The Manning Deathlok eventually returns to his own time and overthrows the megalomaniac who had taken over the country. Manning remains in his near-future alternate reality, searching for a purpose in life and unable to disconnect himself from the machine bonded to him.

Eventually, Manning travels to the mainstream Marvel Universe and encounters Daredevil and the Kingpin. He lives a life of solitude until being apprehended by SHIELD, from which he is later kidnapped by the supervillain Owl and, immobilized, put up for auction as a weapon. Before a sale can be completed, he is stolen by the crime lord the Hood, and sent on a kamikaze decoy run.

John Kelly

This version was made for the U.S. Army by the C.I.A.'s Deathlok-program co-head, Harlan Ryker, after studying Luther Manning's cyborg body. The Kelly Deathlok later became known as Siege.-Wright, Gregory; Deathlok vol. 2, #19 (Jan. 1993)-

Kelly first appeared as Deathlok in Marvel Comics Presents #62. After his mind was later transferred into the Siege body, the brain of Michael Collins was placed in the Deathlok body.

Michael Collins

Professor Michael Collins was born in Philadelphia, Pennsylvania. He was an African-American pacifist and family man working for the Roxxon Oil cybernetics corporation Cybertek, whose brain was transplanted against his will into a robotic killing machine by agents of Harlan Ryker. The machine was used against rebels fighting against Roxxon's influence in the fictional South American country of Estrella.

Although his brain was intended to serve only as a medium for the robot's programming, he was able to assert his will over it (installing a "no-killing parameter" into its programming).-Deathlok #1 (July 1990)- The computer is fully willing to listen to Collins, though he must take care to present his orders in a way that helps fulfill the mission and keep people from dying. The computer is fully capable of understanding distinct concepts, such as bluffing, as when Collins is forced to pretend to take a hostage.

He met Jesus Badalamente, and helped the rebels as soon as he could, though of course they did not initially trust him. Roxxon utilized giant robot ants against Collins and his allies, though the robot's scanners were able to find weaknesses. The rebels soon came to trust Collins. The leader even tries to save Collins with his own dropped gun, though he learns it does not work for anyone but Collins. Collins also battles Mainframe.-Deathlok #2 (Aug. 1991)-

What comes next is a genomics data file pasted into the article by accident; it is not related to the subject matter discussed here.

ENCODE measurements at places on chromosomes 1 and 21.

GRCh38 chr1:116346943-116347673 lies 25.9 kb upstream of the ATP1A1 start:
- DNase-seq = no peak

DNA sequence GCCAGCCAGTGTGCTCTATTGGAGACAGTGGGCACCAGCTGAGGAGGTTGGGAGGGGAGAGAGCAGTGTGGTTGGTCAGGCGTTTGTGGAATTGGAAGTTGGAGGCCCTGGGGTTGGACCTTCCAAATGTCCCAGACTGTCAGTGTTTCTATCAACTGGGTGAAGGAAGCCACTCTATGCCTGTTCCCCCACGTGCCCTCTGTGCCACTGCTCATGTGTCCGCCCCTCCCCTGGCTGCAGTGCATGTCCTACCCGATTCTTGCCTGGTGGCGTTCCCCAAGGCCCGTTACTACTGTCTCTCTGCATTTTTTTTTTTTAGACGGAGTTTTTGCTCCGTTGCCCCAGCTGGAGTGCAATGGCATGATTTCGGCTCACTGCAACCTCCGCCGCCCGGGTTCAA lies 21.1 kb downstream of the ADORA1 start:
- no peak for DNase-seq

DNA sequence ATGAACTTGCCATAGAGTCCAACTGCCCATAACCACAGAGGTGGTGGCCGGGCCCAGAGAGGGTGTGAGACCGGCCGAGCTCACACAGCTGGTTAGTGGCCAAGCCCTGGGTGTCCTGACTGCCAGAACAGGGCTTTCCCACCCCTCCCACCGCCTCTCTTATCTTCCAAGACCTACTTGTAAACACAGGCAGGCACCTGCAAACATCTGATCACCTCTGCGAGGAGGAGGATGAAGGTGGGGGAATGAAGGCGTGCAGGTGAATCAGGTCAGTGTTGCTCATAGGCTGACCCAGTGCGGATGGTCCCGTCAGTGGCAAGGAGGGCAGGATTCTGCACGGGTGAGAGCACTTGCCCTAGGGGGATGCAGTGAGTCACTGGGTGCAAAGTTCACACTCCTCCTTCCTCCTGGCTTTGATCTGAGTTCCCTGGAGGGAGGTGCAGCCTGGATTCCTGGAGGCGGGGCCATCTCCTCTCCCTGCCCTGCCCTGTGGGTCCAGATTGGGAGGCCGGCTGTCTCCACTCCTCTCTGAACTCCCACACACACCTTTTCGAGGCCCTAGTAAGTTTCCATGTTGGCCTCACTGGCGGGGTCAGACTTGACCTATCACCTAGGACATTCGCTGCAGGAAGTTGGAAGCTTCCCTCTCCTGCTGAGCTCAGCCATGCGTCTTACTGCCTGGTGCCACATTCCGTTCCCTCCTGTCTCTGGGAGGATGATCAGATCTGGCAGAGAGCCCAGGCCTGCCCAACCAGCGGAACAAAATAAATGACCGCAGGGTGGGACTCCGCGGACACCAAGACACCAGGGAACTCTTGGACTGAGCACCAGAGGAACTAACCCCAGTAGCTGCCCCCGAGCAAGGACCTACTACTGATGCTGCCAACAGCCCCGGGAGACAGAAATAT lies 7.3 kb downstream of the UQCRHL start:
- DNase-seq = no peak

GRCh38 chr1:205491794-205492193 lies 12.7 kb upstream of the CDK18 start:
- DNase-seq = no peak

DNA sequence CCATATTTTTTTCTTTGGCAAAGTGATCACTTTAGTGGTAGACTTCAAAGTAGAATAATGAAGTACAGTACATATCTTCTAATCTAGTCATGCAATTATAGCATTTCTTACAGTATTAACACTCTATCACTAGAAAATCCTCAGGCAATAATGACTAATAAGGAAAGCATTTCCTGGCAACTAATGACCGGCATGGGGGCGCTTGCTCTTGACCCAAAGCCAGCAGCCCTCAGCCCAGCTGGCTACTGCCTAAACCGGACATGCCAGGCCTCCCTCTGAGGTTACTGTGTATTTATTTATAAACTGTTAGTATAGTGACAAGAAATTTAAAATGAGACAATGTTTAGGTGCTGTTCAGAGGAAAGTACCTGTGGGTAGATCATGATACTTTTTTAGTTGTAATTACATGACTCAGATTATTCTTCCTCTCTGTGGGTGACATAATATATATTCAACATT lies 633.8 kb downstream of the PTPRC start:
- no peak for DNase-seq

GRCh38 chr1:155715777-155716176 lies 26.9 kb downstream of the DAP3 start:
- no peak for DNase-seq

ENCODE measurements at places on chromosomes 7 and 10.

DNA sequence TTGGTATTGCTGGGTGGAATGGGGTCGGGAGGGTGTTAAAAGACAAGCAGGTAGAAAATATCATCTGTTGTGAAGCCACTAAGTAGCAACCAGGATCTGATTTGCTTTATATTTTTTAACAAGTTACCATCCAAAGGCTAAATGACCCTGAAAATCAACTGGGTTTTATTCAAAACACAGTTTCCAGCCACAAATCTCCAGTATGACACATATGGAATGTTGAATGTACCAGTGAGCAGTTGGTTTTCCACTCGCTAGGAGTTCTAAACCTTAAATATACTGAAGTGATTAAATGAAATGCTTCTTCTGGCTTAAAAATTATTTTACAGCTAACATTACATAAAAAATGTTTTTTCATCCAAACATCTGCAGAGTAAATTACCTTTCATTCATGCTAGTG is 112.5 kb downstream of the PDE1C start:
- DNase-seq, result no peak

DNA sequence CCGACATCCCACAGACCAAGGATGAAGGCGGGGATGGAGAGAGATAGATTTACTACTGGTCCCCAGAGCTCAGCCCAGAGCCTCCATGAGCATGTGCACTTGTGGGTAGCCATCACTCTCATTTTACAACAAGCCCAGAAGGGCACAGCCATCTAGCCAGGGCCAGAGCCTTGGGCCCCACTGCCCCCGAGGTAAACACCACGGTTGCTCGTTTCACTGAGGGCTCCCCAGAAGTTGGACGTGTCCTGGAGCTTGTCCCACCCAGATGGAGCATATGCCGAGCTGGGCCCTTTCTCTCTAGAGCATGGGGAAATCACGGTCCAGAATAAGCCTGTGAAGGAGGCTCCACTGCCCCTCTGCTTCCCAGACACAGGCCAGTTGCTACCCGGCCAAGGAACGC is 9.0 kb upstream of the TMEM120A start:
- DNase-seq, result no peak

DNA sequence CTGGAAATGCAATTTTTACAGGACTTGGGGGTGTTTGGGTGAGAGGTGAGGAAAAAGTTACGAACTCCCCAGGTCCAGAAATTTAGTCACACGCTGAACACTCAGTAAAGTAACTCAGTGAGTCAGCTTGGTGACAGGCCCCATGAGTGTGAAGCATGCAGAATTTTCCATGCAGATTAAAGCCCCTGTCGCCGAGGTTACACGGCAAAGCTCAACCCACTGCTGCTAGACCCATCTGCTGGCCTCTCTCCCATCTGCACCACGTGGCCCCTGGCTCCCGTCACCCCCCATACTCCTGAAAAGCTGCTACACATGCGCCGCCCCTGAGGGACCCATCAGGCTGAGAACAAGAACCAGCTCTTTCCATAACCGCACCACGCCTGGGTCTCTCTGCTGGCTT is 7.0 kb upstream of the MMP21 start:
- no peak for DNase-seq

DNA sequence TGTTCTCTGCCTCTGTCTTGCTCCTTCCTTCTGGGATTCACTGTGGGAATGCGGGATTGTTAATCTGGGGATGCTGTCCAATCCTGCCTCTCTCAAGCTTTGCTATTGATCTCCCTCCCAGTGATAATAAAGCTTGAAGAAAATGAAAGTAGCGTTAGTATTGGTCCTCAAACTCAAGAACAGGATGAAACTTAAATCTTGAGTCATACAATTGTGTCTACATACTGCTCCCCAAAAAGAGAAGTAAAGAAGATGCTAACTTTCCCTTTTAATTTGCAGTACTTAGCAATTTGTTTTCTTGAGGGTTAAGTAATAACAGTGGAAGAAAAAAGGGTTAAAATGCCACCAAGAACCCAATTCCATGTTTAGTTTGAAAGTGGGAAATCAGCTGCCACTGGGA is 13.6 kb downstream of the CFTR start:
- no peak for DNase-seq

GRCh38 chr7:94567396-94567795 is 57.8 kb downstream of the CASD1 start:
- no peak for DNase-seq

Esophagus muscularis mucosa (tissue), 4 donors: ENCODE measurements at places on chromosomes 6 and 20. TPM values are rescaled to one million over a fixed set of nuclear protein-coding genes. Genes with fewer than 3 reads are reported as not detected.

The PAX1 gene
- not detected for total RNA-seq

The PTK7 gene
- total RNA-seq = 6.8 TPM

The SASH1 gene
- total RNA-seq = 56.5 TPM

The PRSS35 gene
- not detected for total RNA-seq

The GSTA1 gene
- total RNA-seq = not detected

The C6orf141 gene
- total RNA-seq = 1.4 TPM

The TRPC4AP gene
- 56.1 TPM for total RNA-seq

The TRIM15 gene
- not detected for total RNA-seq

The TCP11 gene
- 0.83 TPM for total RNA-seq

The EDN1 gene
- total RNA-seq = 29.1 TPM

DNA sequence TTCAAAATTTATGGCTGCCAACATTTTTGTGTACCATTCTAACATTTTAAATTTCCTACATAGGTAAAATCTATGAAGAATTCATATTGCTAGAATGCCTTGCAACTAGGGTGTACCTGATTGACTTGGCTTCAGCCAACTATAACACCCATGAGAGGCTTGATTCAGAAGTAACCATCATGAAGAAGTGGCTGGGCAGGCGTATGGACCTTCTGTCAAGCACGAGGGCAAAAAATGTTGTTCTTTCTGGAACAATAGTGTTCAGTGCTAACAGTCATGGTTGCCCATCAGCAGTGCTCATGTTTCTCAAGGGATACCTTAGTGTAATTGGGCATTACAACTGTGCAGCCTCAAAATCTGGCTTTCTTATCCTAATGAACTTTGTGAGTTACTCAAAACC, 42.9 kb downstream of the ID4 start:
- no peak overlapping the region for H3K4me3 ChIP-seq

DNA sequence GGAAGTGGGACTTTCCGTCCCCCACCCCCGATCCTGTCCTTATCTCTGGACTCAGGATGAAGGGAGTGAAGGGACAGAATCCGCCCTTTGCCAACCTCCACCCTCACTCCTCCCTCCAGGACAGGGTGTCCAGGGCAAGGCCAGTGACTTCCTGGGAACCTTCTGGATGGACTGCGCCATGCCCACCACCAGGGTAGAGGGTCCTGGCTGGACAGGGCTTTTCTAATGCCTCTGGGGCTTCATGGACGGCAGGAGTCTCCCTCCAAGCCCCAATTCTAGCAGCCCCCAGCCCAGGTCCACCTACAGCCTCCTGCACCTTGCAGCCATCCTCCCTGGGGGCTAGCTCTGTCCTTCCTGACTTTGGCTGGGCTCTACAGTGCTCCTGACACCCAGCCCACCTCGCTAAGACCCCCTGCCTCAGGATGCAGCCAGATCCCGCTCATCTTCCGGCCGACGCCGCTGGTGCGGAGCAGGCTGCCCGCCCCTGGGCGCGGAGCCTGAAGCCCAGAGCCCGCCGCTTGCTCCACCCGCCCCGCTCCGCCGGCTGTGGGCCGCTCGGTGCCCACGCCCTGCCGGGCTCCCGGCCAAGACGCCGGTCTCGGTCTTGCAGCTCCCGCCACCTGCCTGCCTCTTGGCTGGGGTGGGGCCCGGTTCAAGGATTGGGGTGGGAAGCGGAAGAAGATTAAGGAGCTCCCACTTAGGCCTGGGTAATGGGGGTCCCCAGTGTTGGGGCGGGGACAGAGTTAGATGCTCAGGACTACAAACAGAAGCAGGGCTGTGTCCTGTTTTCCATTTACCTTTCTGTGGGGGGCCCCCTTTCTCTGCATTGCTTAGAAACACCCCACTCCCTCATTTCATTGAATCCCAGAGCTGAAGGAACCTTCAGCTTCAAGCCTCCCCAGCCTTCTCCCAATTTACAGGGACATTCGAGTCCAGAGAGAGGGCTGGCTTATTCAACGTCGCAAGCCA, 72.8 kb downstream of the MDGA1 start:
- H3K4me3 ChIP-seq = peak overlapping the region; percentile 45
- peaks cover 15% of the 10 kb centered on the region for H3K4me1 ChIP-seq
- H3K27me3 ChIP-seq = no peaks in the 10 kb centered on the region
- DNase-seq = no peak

Collins learns that his human body was still alive, and encounters Nick Fury and SHIELD-Deathlok #3- Harlan Ryker hides Collins's human body. Collins aids Nick Fury and S.H.I.E.L.D. in preventing a nuclear strike on the United States.

With the Fantastic Four, X-Men, and Misty Knight, Deathlok later battles Mechadoom.-Deathlok vol. 2, #2-5 (Aug.-Nov. 1991)- He meets the Punisher, and battles Silvermane.-Deathlok vol. 2, #6-7 (Dec. 1991 - Jan. 1992)- He next meets Moses Magnum.-Deathlok vol. 2, #11 (May 1992)- Collins finally reveals his existence as a cyborg to his family.-Deathlok vol. 2, #12 (June 1992)-

Collins continues his brief superheroic career as he desperately searched for his human body, hoping it still existed. During this time he fought Sleepwalker and helps Silver Sable retrieve a purloined Statue of Liberty. He assists a makeshift team of other heroes in the "Maximum Carnage" incident, protecting the people of New York from a mass-murdering group of supervillains. Ultimately, Collins gained the ability to shift from his "Deathlok" body to human form at will.

Collins was later transported to an alien planet where he was forced to live on for years until being rescued with the aid of several other heroes. However, his rescue required the sacrifice of Greg Willis, the superhero known as Gravity. As a thank you, Collins arranged Gravity's funeral.-McDuffie, Dwayne Beyond! #s 2-6 (July-Dec. 2006)- When Willis' body was later stolen by a living, alien planet known as Epoch, Collins enlisted the aid of the Fantastic Four in retrieving it.

Jack Truman/Larry Young